A Guide to Mortgage Terminology
Shopping for your first home can be really exciting – and also really confusing. One thing that makes it more confusing is all the complicated lingo you’ll hear your real estate agent or loan officer throwing around: DTI, LTV, APR, and so on. Trying to sort out all these initials can feel like swimming through a bowl of alphabet soup.
Here’s a quick glossary to help you out. It covers some of the most important terms you’re likely to hear when you apply for a mortgage – not just what they mean, but why they matter to you as a home buyer.
What It Means: Amortization is the process of paying down the principal on your mortgage loan. When you make a mortgage payment, part of it pays the interest on the loan and part (a small part, at first) goes toward the principal. As your loan gets paid off, or amortizes, the share of each payment going toward the principal gets bigger.
Why It Matters:
Your lender will give you an amortization schedule showing how each payment you make is split between interest and principal. This schedule shows how fast you’ll gain equity (ownership) in your home. You can also use it to figure out how much money you could save by making extra payments toward the principal.
What It Means: APR is your total yearly cost of borrowing money for a mortgage. The APR factors in interest and other costs, such as broker fees and points (explained below). It’s expressed as a percentage of the loan amount, as in “5 percent APR.”
Why It Matters: Your APR is the best measure of how much your home loan will cost you over the long term. If you want to compare the total cost of two different loans, look at the APR.
What It Means: Your Debt-to-Income ratio is the percentage of your monthly income you spend on paying off debt. To calculate it, add up the monthly payments on all your debts, then divide the total by your monthly income before taxes.
Why It Matters: When you apply for a loan, lenders look at your DTI to see if you can afford the monthly mortgage payments. Lenders usually consider the ideal DTI, including mortgage payments, to be no more than 36 percent. However, in some cases they’ll consider borrowers with a DTI as high as 43 percent.
What It Means: Your interest rate is the percentage rate your lender charges you each year for a mortgage loan. Like the APR, it’s expressed as a percentage, as in “4.25 percent interest.” However, it doesn’t include the other non-interest costs included in the APR.
Why It Matters: While the APR is useful for calculating the total cost of a loan, the interest rate is what you need to figure out your monthly payment. If you want to compare how much you’ll pay per month on two different loans, look at the interest rate.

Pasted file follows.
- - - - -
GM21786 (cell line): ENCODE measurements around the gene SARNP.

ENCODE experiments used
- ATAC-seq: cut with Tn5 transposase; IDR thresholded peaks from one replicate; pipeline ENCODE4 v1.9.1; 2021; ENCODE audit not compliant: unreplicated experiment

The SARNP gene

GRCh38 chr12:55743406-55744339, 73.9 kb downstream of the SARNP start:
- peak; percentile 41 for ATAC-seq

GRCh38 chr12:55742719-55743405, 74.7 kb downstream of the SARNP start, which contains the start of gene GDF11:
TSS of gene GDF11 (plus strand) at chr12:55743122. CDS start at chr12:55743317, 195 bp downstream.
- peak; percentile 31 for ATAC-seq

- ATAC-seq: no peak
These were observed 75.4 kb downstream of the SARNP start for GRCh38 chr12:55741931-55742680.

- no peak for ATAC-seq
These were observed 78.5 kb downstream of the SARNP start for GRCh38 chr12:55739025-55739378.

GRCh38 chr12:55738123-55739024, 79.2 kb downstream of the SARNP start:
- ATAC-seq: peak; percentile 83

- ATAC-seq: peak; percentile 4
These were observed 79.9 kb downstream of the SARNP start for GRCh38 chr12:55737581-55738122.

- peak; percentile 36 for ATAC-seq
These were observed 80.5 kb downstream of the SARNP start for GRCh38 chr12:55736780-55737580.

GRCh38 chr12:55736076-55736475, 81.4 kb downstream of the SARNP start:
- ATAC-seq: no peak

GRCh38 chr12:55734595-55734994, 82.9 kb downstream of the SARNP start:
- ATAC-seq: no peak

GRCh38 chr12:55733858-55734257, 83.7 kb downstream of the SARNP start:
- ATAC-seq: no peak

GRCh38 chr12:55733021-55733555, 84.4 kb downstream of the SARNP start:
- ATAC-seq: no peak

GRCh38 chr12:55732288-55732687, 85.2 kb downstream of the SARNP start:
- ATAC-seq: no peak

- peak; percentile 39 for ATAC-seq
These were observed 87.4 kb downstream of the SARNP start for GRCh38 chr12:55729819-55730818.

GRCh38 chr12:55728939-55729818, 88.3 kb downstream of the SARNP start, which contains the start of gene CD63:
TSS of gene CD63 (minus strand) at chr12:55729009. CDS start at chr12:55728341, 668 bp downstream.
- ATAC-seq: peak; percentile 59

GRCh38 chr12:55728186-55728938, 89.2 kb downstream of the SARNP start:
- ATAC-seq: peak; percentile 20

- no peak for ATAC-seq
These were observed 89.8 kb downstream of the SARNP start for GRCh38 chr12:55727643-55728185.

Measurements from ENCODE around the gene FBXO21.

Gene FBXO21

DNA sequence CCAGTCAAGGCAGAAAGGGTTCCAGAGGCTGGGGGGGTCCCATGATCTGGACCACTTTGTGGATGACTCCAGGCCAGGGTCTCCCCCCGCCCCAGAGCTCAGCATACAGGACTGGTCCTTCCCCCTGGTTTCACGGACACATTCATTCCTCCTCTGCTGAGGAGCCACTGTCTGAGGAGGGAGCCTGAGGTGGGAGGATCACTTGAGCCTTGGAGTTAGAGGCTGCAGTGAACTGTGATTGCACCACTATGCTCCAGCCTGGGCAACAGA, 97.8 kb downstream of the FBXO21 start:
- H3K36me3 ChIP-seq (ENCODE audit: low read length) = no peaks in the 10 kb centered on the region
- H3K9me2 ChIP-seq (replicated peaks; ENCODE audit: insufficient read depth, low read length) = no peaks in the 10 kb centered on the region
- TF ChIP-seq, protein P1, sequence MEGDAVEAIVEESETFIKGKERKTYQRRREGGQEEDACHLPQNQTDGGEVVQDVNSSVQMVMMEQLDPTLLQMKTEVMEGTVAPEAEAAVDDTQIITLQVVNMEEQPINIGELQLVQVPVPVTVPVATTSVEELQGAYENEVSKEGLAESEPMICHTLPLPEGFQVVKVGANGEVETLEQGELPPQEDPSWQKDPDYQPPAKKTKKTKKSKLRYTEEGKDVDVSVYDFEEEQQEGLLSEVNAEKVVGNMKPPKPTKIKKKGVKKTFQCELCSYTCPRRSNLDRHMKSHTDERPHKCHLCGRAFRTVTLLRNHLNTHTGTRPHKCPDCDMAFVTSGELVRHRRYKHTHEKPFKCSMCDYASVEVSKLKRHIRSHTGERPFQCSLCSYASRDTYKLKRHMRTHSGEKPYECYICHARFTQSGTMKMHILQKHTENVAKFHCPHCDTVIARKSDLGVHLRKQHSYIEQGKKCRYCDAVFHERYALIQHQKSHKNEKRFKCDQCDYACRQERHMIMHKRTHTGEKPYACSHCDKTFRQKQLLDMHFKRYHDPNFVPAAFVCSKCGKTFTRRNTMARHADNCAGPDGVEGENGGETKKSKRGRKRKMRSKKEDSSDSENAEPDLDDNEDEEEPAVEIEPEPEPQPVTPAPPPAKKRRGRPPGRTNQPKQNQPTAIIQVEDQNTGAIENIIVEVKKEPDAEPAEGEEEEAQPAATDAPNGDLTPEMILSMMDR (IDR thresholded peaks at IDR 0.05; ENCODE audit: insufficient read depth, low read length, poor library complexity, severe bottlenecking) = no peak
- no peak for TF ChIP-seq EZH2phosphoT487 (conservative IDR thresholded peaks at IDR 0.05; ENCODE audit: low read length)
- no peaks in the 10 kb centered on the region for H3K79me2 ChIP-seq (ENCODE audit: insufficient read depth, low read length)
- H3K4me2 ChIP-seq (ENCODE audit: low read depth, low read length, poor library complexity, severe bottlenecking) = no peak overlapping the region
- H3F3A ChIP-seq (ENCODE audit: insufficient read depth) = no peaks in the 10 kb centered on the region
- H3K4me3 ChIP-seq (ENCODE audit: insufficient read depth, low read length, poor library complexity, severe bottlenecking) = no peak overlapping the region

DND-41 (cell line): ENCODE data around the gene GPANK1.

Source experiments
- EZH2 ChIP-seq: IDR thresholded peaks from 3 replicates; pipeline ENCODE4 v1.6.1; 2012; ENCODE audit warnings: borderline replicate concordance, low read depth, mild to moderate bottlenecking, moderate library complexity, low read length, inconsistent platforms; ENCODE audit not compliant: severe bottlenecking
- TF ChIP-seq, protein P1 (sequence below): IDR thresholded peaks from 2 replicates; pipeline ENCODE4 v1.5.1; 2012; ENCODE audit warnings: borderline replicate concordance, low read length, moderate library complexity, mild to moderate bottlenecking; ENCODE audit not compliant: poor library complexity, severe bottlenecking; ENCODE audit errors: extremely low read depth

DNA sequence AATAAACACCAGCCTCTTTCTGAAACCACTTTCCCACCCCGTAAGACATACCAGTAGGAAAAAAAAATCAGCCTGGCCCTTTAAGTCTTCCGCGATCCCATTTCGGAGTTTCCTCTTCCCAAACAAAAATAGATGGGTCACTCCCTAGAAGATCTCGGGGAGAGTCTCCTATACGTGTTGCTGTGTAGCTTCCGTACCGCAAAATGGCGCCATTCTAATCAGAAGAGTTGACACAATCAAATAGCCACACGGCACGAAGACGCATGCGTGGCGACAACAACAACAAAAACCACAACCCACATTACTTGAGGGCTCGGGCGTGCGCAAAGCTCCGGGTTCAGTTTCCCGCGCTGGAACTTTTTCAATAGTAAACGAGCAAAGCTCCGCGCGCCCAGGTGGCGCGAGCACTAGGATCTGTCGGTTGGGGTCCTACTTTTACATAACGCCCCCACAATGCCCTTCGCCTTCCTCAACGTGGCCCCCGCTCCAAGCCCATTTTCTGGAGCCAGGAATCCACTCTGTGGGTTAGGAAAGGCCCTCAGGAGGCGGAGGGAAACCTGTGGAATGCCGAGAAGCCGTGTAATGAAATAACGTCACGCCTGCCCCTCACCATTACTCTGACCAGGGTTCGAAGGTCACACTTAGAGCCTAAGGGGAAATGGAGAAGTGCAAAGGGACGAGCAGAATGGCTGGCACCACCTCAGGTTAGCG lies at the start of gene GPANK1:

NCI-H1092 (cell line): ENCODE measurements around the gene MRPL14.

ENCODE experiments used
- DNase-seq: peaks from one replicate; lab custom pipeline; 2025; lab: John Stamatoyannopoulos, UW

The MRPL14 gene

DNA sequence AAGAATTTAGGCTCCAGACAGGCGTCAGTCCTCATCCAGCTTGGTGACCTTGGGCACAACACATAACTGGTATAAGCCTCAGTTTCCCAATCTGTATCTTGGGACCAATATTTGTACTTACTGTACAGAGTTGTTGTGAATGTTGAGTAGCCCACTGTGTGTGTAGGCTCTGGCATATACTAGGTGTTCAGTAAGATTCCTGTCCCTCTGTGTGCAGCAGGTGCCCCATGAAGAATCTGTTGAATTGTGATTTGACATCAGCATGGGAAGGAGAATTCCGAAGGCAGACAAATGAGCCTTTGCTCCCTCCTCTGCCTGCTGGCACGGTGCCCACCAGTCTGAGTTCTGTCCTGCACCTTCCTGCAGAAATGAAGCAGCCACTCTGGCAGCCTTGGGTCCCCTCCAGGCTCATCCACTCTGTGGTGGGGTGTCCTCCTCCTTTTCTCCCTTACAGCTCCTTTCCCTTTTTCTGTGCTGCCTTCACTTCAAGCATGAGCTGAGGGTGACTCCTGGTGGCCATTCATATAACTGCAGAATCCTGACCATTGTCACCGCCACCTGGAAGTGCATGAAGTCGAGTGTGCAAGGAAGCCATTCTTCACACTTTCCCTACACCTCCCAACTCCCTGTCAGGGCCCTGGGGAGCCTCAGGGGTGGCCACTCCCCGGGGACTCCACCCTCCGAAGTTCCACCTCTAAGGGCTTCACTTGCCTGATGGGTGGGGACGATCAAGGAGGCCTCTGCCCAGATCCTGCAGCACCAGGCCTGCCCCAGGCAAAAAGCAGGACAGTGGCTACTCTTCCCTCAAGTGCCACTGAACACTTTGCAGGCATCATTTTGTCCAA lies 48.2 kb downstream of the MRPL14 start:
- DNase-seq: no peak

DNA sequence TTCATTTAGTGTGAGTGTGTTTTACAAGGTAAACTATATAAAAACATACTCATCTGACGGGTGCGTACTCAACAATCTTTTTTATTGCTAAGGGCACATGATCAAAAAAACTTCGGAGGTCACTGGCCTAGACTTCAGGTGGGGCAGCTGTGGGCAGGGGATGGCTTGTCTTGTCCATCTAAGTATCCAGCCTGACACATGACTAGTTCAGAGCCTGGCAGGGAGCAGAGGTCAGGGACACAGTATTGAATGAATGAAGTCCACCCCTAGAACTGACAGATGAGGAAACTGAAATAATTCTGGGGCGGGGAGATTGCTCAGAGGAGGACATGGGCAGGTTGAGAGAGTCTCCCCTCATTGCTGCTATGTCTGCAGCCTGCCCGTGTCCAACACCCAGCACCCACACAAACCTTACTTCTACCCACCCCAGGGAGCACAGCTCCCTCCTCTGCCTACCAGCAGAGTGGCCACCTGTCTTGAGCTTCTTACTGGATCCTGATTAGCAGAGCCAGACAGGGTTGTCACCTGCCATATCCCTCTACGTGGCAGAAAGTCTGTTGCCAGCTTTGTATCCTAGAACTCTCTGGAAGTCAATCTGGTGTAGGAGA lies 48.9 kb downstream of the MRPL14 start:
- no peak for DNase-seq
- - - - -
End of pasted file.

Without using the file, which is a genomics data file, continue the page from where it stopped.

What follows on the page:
What It Means: The ratio of the size of your mortgage loan to the appraised value of the home, expressed as a percentage. For instance, if you take out a $200,000 loan to buy a home worth $250,000, your LTV is 80 percent.
Why It Matters: Lenders consider the LTV when you apply for a mortgage. Generally lenders prefer to accept loans with an LTV of at most 80 percent, but certain loan programs allow for a higher LTV – as much as 90-96.5 percent – as in the case of an FHA loan. Generally, the lower your LTV ratio, the better the rate for which you qualify. Your LTV also determines whether you need private mortgage insurance (explained below) – with LTV ratios above 80% your lender will likely require you to purchase it.
What It Means: Points are fees paid up front to the lender at closing. Each point is equal to one percent of your loan amount. There are two kinds of points: discount points, which you pay to get a lower interest rate on your loan, and origination points, which cover the cost of processing the loan.
Why It Matters: Paying discount points up front can get you a significantly lower interest rate. For each point you pay at closing, you can lower your interest rate by around 0.25 percentage points. This, in turn, lowers your monthly payment and overall lifetime loan costs.
What It Means: A pre-qualification letter is a statement issued by the lender, before you start shopping for homes, that outlines the potential amount of a loan you’re likely to qualify for. It’s a useful tool because it gives you a ballpark figure of your price range, and lets sellers know that you’re a serious home buyer. To get pre-qualified, you provide some basic information about your finances – debt, income, assets, and so forth. The lender uses that information to do a high-level evaluation to determine the size of the loan they are likely to approve you for. A pre-qualification does not guarantee pre-approval. In addition, the rate quoted at the time of your pre-qualification may change with the market conditions because it doesn’t get locked in until later in the process.
Why It Matters: Getting pre-qualified before you start house-hunting helps you figure out which houses are in your price range. That way, you won’t waste time looking at or bidding on houses you can’t afford. However, being pre-qualified is not the same thing as being approved for a home loan. You’ll still have to go through the loan application process when you’re ready to buy.
What It Means: Private Mortgage Insurance (PMI) protects the lender against the risk that you’ll default on your home loan. Lenders usually require PMI on any loan with an LTV over 80 percent.
Why It Matters: PMI can add significantly to the cost of your home loan. Each year, it will cost anywhere from 0.3 to 1.5 percent of your loan balance. The easiest way to avoid this cost is to make a down payment of at least 20 percent.
Agora Lending is a new type of mortgage lender. We use technology to keep our operational costs as low as possible. From closing costs to interest rates, we made it our mission to make the process of buying a home more streamlined and affordable. Get in touch with one of our mortgage specialists to learn more.